Queer Places:
24 Upper Montagu St, Marylebone, London W1H 1BY, UK
Kensal Green Cemetery Kensal Green, London Borough of Brent, Greater London, England

Julia Pardoe (4 December 1804 – 26 November 1862), was an English poet, novelist, historian and traveller. Her most popular work, The City of the Sultan and Domestic Manners of the Turks (1837), presented the Turkish upper class with sympathy and humanity.

Julia Sophia H. Pardoe was born in Beverley, Yorkshire.[1] She was the second daughter born to Major Thomas Pardoe, who was reportedly "of Spanish extraction" and his wife Elizabeth.[1][2] Her father reportedly served in the Peninsular campaigns of the Napoleonic Wars and fought at Waterloo before retiring from the service.[3] Pardoe was baptized at the same location on 4 December 1804.[4] She began writing at an early age[1] and anonymously published her first work, The Nun: a Poetical Romance, and Two Others (1824), during her teenage years.[4] Like many others in the early 19th century, she moved south to avoid tuberculosis.[1] There she found material for her first book. In 1835, she travelled to Turkey with her father, on a trip which inspired some of her most popular writings.[4] Pardoe lived in London until 1842, when overwork caused her to return to live with her parents, first at Perry Street, then at Northfleet, Kent.[4] Her contributions to literature gained Pardoe a civil-list pension in January 1860.[1]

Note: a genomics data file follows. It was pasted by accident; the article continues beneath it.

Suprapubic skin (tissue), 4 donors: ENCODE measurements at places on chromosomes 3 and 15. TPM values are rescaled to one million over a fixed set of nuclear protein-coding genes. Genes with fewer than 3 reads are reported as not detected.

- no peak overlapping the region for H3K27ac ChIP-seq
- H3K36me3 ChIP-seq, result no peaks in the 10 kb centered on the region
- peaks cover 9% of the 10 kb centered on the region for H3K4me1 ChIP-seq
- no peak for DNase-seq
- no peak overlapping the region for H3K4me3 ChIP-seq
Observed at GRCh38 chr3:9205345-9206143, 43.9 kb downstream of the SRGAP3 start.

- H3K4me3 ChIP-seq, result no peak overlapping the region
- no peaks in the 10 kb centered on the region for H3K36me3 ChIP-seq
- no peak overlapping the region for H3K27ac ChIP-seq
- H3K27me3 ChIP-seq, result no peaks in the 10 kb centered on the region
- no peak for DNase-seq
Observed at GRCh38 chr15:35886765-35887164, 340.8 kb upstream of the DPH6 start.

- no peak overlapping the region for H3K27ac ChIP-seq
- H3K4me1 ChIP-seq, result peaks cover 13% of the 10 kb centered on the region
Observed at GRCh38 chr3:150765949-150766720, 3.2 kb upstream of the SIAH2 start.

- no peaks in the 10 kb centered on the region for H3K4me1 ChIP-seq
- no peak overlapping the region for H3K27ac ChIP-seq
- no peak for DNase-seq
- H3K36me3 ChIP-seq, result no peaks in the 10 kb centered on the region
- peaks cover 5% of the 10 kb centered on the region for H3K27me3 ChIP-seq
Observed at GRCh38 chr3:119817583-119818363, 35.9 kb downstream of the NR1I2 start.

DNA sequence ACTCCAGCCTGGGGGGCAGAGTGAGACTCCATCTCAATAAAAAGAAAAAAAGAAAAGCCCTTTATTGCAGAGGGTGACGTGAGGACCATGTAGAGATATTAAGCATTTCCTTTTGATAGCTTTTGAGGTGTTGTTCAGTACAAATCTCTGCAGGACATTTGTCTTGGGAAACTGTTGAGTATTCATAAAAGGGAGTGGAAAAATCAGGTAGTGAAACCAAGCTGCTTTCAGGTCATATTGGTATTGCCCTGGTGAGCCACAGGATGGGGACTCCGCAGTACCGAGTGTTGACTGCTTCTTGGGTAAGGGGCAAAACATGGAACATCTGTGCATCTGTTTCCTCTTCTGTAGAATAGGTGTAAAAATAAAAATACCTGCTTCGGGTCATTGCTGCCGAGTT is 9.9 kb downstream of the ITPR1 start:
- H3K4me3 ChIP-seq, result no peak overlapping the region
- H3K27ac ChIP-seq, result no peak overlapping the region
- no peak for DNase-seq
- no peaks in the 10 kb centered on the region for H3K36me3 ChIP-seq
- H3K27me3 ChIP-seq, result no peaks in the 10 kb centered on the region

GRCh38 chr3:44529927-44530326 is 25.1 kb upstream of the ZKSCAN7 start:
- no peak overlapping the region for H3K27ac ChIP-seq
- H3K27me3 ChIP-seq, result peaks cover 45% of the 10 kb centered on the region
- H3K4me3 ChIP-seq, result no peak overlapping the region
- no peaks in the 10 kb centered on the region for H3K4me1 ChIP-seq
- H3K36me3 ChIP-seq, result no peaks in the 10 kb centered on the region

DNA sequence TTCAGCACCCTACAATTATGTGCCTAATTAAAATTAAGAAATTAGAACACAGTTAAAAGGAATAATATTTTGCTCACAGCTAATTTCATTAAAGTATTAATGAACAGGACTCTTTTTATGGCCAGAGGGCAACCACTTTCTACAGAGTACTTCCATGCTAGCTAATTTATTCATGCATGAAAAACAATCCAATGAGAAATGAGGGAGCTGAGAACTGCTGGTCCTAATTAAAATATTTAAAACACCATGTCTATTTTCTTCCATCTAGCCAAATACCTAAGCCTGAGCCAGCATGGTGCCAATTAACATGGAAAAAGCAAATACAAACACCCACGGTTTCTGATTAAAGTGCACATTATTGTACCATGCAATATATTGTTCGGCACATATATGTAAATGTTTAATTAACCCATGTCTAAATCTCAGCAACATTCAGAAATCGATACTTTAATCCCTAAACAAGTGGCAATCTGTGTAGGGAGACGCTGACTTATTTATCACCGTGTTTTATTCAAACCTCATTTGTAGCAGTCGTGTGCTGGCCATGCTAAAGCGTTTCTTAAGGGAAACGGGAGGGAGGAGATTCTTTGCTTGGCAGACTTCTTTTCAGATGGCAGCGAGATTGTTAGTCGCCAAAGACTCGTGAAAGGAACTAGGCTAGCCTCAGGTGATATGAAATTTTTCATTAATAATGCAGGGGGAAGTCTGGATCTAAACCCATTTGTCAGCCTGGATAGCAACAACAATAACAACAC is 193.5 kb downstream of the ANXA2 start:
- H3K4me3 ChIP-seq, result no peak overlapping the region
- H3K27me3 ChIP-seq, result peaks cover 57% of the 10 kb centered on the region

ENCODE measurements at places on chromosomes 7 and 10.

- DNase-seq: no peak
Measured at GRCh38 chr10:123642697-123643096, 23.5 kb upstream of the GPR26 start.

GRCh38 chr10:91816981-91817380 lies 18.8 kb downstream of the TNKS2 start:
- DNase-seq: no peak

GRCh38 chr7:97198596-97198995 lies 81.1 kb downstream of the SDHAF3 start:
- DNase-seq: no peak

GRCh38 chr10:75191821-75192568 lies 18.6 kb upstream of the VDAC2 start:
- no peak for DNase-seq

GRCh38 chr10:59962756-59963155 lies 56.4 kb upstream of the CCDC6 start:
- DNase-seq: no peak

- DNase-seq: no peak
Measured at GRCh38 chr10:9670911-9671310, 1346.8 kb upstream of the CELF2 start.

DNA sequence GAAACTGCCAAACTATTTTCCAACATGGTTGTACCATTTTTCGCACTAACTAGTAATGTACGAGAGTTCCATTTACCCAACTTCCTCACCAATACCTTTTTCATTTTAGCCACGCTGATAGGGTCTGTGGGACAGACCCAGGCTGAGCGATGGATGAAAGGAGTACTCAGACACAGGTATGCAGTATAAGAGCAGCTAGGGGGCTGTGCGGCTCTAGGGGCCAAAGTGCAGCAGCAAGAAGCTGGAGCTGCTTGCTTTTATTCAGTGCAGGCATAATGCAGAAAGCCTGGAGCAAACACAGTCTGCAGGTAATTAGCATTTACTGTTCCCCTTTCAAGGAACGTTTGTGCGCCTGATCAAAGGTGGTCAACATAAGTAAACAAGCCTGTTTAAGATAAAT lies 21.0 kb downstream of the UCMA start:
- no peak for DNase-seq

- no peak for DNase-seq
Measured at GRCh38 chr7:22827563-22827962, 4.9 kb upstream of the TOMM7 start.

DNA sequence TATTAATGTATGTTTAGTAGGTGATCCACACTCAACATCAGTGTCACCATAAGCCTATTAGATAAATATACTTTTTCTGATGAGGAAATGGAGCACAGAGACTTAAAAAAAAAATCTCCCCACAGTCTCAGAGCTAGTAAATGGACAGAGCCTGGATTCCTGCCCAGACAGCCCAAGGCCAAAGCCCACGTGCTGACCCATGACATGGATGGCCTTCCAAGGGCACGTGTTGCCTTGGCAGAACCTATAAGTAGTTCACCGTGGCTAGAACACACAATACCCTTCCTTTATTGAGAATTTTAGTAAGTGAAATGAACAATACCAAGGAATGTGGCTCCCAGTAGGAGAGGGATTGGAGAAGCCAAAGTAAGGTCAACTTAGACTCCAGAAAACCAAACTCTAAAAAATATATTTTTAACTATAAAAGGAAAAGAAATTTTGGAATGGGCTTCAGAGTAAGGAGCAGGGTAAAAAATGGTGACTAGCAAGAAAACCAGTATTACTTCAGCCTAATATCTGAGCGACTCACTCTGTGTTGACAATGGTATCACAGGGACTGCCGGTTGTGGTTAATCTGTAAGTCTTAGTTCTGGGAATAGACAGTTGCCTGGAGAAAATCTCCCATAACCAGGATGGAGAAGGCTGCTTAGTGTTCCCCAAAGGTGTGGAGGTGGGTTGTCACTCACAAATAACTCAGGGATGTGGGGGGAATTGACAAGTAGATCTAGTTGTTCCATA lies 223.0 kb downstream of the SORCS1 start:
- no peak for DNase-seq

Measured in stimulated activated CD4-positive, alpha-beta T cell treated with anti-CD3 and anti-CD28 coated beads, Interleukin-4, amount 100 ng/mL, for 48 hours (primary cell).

Pardoe fell victim to insomnia and chronic liver disease and died on 26 November 1862 at Upper Montagu Street, London. She was unmarried.[4] While her death certificate gave her age as 56 at the time of her death, baptismal records indicate that she was actually 58.[4] She is buried in Kensal Green Cemetery, in London.[5] The monument is located to the south side of the path, to the rear and nine feet east of the grave of her friend Catherine Gore.

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